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U.S. Census Bureau

Logo, U.S. Census 2010

The United States Census Bureau's mission is to collect and provide data on the economy and people of the United States.

The bureau's website is definitely worth an educator's time. Several sections are designed specifically for students of different ages, and the overall navigation is relatively simple and effective.

To start, perhaps you need current statistics to compare to historical data? In that case, the best recommendation would be QuickFacts, which offers data on the population of the states, individual counties, and all towns and cities with more than 25,000 inhabitants. State Facts offers similar data for states, presented in a more colorful, engaging, child-friendly manner. More detailed data can be found by choosing your area of interest from the navigation bar on the left of the American FactFinder page.

The bureau also offers a teacher and children's page. Highlights include an informative brochure, designed for educators, on the 2010 census; a lesson plan (3rd-5th grade), asking students to conduct a classroom census; teaching ideas; facts pre-selected for holidays and observances; and 22 maps depicting city growth and distribution between 1790 and 2000.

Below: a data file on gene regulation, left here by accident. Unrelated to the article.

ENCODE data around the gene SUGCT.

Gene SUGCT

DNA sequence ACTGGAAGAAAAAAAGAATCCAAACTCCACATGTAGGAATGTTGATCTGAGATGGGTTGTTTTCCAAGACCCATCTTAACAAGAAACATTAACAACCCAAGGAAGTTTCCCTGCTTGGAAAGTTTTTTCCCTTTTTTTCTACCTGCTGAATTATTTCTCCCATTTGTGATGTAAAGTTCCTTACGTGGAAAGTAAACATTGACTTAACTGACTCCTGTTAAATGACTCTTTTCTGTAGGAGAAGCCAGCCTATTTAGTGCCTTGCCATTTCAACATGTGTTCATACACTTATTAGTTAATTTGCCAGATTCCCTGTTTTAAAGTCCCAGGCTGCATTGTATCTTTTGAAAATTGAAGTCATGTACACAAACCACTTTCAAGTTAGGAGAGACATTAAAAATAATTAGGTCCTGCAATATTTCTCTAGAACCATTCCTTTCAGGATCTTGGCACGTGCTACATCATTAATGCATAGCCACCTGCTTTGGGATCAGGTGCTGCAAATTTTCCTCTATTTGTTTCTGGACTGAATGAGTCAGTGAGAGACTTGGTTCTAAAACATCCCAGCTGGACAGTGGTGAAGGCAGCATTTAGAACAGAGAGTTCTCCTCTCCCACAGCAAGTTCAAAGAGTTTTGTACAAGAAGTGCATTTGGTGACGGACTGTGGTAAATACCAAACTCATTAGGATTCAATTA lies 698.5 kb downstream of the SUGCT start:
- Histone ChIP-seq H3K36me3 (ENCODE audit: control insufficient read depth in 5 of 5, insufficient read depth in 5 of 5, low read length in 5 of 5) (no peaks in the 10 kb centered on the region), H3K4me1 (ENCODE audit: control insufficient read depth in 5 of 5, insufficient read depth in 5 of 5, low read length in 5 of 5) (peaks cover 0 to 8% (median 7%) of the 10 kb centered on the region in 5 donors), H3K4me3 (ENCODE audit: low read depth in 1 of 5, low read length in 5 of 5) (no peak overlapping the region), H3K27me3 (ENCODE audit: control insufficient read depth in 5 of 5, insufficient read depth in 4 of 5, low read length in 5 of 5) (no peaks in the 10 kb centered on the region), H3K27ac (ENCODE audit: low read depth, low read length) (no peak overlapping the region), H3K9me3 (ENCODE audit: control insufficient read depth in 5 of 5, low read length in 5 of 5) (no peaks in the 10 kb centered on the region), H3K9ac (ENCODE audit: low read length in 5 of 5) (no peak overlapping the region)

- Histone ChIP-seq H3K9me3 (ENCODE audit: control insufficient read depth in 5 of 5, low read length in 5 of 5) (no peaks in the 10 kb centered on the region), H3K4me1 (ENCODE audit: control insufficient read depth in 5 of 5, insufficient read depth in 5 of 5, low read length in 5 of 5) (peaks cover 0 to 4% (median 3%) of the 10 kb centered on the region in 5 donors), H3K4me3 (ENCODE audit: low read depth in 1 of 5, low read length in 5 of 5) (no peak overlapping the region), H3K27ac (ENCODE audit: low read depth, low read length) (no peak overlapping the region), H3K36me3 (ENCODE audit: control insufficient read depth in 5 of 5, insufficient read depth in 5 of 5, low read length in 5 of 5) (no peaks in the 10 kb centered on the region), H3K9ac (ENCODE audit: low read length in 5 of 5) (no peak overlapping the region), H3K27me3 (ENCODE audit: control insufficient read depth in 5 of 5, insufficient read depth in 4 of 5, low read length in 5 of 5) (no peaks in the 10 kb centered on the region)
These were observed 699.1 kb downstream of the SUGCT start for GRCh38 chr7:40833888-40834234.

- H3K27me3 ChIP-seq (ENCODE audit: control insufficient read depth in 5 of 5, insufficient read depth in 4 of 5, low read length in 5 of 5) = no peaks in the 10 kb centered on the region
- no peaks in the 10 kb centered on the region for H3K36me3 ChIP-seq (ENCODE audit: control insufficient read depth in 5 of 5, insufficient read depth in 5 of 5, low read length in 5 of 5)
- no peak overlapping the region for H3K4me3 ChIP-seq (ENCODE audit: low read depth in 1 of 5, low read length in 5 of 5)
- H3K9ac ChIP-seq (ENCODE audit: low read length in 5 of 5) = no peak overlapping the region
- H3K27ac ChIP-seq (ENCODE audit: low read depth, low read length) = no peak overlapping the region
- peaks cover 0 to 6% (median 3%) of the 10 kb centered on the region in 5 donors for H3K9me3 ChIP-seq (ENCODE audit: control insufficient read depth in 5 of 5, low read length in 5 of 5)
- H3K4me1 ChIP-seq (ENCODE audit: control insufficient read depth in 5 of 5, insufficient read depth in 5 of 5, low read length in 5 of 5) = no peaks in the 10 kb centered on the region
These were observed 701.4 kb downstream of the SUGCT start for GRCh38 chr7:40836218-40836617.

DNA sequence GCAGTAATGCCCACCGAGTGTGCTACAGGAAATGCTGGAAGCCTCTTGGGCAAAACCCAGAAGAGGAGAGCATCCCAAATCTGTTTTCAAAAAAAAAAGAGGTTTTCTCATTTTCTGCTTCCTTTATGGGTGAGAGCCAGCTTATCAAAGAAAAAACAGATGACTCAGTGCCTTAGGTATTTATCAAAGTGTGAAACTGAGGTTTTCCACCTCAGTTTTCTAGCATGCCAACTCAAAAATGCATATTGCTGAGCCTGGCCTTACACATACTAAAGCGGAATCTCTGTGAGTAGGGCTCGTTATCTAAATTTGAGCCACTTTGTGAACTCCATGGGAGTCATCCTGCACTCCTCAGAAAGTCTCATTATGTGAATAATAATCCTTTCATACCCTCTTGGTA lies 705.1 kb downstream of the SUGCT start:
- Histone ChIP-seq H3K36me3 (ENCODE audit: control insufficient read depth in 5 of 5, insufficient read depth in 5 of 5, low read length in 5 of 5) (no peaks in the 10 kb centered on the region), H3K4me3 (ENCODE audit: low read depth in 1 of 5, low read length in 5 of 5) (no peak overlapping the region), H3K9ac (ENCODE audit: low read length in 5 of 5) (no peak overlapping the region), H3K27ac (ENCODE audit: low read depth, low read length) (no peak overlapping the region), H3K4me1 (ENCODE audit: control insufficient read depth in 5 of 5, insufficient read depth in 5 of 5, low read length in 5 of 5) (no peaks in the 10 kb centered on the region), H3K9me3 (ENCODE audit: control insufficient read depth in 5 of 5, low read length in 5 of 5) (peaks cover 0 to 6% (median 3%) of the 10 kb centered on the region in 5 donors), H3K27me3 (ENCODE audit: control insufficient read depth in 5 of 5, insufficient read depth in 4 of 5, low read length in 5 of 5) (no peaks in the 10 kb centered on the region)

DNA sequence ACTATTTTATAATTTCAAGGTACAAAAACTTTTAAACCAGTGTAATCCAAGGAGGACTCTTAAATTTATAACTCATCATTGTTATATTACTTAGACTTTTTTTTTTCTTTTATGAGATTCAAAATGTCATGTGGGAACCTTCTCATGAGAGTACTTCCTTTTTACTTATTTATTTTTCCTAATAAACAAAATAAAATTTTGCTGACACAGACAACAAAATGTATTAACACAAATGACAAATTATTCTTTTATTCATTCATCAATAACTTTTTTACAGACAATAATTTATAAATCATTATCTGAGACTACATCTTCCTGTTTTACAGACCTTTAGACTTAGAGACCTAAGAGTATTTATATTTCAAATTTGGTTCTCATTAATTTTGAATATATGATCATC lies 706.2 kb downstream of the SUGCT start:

A sub-page for young children provides counting, coloring, word, trivia, and memory games. Be aware that the site has a rather peppy little song clip, which may delight students or annoy them, depending on their ages and personalities.

Finally, if you're having a difficult time convincing individual teenage students that formal education is worthwhile, money is always a fantastic incentive. Consider showing them the financial payoffs of advanced education. The data also covers the earning differences among ethnicities in the U.S.

 
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